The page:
Tuesday, May 15, 2012

From the ground up

The cold bug I caught last week brought up a lot of things for me. Just as the pile of tissues continued to grow, so did the feelings and the mental jumping jacks my brain seemed hell-bent on performing.

I remember one afternoon during my first retail job, I started getting a migraine. With blind spots, incapacitating pain, plus nausea, there was no way I could start my shift. After I was safe to drive my boss told me to go home, and call if it got better and I could come back to work. So distraught, and overwhelmed with guilt at the thought of letting my boss down (ie, not working my shift), as soon as I was clear of the back door I burst into tears and cried the entire way home.

While I have grown out of some of that fear and guilt mongering, I find it is a lesson that continues to pop up for me, and I suspect I’m not the only one. How many of us tell ourselves in no uncertain terms: “I can’t afford to get sick right now?”

But here’s the deal; sometimes we can’t afford NOT to get sick. At some point down the road our bodies will get tired of being ignored, and force the emergency brake. We learn our lessons like simple arithmetic; until we figure out that 2 + 2 does not equal 15, the question continues to show up.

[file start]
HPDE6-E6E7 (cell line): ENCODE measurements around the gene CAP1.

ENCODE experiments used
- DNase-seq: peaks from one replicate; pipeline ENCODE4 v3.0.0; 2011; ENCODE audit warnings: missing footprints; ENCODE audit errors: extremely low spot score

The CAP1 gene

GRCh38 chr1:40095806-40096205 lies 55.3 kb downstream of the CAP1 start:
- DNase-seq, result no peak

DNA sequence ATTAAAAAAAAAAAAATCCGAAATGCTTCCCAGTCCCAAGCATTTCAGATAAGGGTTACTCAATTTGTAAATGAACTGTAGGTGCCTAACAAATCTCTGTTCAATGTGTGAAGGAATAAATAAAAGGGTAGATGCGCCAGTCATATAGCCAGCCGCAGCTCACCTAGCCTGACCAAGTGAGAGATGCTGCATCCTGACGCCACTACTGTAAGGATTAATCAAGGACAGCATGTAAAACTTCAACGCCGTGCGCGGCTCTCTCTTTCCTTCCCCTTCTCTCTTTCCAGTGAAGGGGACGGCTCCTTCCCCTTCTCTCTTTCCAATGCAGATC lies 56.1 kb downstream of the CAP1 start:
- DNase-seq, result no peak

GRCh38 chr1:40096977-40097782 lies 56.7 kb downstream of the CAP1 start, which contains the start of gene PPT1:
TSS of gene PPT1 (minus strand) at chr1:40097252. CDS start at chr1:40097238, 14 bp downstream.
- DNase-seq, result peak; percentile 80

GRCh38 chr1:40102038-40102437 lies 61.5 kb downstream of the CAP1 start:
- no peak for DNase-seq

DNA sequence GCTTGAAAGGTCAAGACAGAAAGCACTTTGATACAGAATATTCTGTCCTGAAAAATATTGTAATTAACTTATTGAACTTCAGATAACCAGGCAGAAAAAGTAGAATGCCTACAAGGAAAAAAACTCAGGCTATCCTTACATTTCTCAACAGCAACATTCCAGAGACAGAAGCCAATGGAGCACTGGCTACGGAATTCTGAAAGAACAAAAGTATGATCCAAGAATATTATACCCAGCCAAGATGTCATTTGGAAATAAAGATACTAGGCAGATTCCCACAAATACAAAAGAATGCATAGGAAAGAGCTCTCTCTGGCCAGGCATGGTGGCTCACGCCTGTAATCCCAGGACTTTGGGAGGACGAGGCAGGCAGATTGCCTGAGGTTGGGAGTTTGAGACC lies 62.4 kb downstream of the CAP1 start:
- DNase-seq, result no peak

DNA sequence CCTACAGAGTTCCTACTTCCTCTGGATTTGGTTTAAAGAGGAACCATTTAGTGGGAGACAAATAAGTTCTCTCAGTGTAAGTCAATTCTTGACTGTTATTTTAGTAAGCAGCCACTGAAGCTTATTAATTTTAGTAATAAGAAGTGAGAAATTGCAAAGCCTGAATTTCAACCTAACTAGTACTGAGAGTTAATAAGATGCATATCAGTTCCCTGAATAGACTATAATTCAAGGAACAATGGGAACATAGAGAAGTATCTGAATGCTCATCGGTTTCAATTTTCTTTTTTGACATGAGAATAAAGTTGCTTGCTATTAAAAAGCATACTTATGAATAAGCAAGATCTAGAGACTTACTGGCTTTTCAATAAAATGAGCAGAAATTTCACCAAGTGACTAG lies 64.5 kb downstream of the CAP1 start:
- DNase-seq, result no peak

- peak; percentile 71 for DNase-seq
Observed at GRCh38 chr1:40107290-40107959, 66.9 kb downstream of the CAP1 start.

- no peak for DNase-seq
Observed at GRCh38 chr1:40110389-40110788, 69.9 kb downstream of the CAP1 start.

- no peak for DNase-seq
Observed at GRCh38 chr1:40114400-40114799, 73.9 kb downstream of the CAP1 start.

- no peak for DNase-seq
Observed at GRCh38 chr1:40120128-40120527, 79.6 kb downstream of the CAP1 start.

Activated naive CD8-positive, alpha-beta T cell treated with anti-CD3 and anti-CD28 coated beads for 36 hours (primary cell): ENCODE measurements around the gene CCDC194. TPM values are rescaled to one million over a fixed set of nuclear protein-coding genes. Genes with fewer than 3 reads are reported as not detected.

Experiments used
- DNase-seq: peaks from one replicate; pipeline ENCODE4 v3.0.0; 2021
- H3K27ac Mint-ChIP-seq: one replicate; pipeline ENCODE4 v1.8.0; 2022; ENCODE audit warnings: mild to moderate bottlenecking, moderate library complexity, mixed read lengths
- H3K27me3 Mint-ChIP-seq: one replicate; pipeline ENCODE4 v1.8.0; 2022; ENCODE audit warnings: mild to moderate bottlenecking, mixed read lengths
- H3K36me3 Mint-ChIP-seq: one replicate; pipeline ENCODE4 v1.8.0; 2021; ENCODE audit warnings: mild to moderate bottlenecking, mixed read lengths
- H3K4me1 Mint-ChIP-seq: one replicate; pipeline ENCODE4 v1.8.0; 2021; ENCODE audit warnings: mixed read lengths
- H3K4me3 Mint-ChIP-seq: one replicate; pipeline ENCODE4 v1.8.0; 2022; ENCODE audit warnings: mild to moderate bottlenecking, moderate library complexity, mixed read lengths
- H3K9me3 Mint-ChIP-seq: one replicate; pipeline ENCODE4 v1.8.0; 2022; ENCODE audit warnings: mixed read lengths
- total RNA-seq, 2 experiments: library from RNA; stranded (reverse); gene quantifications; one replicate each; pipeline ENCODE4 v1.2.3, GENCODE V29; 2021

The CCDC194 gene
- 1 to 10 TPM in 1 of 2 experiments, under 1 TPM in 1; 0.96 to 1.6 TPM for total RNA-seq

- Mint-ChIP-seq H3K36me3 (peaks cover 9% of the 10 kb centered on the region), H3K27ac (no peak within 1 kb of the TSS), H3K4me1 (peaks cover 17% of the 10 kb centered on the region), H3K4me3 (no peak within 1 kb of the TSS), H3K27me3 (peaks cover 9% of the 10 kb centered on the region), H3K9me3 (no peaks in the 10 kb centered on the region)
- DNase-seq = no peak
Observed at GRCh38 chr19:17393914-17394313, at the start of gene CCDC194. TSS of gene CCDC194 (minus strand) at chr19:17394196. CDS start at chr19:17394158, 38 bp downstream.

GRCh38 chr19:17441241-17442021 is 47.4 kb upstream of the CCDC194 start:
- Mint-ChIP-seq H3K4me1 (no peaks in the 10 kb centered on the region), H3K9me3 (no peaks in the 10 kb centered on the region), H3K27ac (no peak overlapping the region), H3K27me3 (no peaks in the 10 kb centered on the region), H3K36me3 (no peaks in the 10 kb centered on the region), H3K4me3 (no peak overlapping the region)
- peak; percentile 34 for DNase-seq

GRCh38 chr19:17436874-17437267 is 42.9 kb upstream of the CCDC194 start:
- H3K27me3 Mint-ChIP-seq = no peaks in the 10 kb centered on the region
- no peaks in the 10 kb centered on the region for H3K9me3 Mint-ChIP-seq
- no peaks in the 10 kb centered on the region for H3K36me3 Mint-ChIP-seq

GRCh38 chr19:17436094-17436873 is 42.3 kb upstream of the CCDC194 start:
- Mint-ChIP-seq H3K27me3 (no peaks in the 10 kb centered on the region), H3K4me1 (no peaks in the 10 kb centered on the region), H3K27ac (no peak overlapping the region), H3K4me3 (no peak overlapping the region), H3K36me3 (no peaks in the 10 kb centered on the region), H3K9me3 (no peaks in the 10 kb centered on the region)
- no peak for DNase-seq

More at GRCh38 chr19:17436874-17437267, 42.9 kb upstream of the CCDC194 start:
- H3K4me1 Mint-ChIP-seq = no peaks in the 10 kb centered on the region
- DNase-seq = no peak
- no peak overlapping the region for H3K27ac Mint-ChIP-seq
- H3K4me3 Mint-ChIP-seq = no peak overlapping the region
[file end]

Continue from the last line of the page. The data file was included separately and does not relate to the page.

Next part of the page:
I realized how ridiculous it is that we have to commit to a vacation or get sick in order to rest and not feel guilty for it. And even then, as in my case, sometimes we still feel guilty for things we have no control over. Even after that realization, old habits die hard. Nearing the end of my week of illness all the old stuff came rushing back to meet me, and just like my 17-year-old self, I found myself sobbing uncontrollably out of guilt and a fear of disappointing others.

Part of the gift of breaking down is what comes after. We are required to rebuild in a new image. Each time I meet my yoga mat is no different; I may have certain expectations of what I should be able to accomplish, but in those instances I inevitably must do less, or more than I planned on. Anything we build starts the same way: from the ground up.